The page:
The ongoing work of our Climate Action Community is anchored in the Europeana Climate Action Manifesto, published in 2021. The Manifesto outlines our commitment to mitigating the impact of climate change, upholding the values of sustainability, reducing carbon footprints, and advocating for green digital practices in the cultural heritage sector. These actions are not mere statements; they are a call to action and a roadmap for how we as a community intend to drive environmental change. This Manifesto also aims at guiding and inspiring the work of the Europeana Initiative as a whole when it comes to climate, sustainability and the green transition.

The following core ideas underpin the work of our Community and inspire the Europeana Initiative’s approach.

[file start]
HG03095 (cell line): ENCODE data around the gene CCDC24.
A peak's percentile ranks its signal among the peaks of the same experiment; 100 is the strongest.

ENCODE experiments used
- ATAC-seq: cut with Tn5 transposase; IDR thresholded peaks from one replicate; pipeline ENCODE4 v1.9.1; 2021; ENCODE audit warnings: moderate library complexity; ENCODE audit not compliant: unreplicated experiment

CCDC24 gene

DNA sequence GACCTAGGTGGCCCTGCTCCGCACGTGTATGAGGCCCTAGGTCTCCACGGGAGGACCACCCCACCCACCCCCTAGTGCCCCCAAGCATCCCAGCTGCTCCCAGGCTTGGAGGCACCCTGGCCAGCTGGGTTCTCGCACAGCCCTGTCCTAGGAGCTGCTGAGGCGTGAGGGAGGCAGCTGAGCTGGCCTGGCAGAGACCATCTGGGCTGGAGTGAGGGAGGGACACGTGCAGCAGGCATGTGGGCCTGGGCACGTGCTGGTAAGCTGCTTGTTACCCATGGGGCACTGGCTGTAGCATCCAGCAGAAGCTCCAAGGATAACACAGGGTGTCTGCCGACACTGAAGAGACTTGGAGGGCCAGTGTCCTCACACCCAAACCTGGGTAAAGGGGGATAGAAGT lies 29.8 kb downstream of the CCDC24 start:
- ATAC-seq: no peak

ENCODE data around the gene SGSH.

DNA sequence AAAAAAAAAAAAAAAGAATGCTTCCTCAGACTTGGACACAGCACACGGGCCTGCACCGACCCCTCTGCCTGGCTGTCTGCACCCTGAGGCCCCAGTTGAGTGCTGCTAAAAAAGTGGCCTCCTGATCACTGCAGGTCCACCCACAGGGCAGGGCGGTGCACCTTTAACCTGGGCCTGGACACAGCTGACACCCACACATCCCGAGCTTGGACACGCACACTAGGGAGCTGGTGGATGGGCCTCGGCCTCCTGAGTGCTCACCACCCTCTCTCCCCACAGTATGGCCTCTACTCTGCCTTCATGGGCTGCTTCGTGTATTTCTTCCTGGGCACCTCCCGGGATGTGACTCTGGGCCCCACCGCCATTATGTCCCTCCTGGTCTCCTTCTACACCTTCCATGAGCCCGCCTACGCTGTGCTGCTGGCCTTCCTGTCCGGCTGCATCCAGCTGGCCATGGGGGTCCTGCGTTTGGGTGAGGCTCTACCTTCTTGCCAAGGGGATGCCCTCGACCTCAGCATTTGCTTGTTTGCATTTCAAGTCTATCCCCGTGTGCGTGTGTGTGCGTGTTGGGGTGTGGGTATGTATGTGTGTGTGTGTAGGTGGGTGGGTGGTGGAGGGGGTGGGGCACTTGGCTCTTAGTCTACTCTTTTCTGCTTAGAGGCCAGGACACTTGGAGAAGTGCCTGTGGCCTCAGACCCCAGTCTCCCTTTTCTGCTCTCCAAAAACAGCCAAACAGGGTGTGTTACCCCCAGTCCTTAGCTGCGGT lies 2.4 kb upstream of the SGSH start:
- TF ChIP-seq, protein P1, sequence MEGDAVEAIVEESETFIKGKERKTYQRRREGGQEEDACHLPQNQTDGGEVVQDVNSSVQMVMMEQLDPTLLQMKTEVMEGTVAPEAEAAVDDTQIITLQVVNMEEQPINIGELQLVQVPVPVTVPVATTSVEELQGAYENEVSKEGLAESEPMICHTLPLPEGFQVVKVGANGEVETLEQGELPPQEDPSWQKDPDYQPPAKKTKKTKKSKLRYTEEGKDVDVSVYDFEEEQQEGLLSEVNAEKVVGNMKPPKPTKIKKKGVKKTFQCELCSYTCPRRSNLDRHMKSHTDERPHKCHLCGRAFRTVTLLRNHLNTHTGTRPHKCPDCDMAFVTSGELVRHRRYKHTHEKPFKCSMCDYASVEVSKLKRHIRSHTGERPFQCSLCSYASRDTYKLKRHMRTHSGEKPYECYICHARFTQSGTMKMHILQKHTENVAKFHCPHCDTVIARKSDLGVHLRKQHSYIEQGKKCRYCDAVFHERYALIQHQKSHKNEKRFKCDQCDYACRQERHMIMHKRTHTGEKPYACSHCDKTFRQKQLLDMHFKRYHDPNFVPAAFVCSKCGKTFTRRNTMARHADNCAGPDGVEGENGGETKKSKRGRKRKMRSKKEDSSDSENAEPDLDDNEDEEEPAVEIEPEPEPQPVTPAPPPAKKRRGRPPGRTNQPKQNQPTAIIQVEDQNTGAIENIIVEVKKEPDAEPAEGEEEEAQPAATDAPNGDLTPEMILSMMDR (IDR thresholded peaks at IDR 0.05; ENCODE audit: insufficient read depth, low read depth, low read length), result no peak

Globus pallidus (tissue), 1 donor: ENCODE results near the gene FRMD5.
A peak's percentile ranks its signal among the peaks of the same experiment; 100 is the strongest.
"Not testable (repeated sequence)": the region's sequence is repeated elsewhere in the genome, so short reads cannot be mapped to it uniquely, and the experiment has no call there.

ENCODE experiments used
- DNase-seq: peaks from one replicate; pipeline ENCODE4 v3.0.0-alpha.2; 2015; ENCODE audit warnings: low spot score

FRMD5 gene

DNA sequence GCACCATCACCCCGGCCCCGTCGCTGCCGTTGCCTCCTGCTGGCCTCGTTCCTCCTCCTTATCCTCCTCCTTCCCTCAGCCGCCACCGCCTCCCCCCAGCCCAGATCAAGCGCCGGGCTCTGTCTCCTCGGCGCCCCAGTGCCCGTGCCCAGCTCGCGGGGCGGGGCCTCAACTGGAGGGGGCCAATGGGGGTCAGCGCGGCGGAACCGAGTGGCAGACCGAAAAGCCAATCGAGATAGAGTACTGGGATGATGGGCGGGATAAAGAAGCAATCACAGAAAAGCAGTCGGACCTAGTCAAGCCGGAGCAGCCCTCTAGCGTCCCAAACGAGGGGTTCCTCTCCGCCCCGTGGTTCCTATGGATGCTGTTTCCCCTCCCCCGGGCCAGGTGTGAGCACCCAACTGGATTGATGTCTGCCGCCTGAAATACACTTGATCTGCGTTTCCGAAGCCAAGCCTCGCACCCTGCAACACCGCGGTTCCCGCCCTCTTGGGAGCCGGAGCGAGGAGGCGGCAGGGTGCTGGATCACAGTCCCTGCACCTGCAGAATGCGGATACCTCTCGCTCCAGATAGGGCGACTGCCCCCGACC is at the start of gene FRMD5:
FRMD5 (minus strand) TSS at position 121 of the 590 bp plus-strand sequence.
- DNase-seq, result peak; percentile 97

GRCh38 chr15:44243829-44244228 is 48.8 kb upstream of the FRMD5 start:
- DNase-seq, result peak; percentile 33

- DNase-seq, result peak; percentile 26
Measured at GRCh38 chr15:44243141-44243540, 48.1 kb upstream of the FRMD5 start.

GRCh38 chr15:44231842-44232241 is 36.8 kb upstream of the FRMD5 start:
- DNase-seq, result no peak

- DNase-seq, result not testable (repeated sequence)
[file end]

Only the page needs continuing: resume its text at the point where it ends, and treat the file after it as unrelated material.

1. Inspiring action through cultural heritage: we recognise the power of cultural heritage in raising awareness and inspiring action. By showcasing stories, images, and resources that illustrate the impacts of climate change, we aim to engage individuals and communities in the fight against climate change.

  2. Reducing our own carbon footprint: at the Climate Action Community and the Europeana Initiative, we acknowledge our responsibility to minimise our own environmental impact. By implementing sustainable practices within our organisation we aim to lead by example.

  3. Fostering collaboration and innovation: we believe that collaboration is key to driving meaningful change. We actively seek partnerships with cultural heritage institutions, policymakers, researchers, and the wider public to foster innovative solutions for climate action. By connecting diverse stakeholders, we encourage knowledge-sharing and promote collective efforts towards sustainability.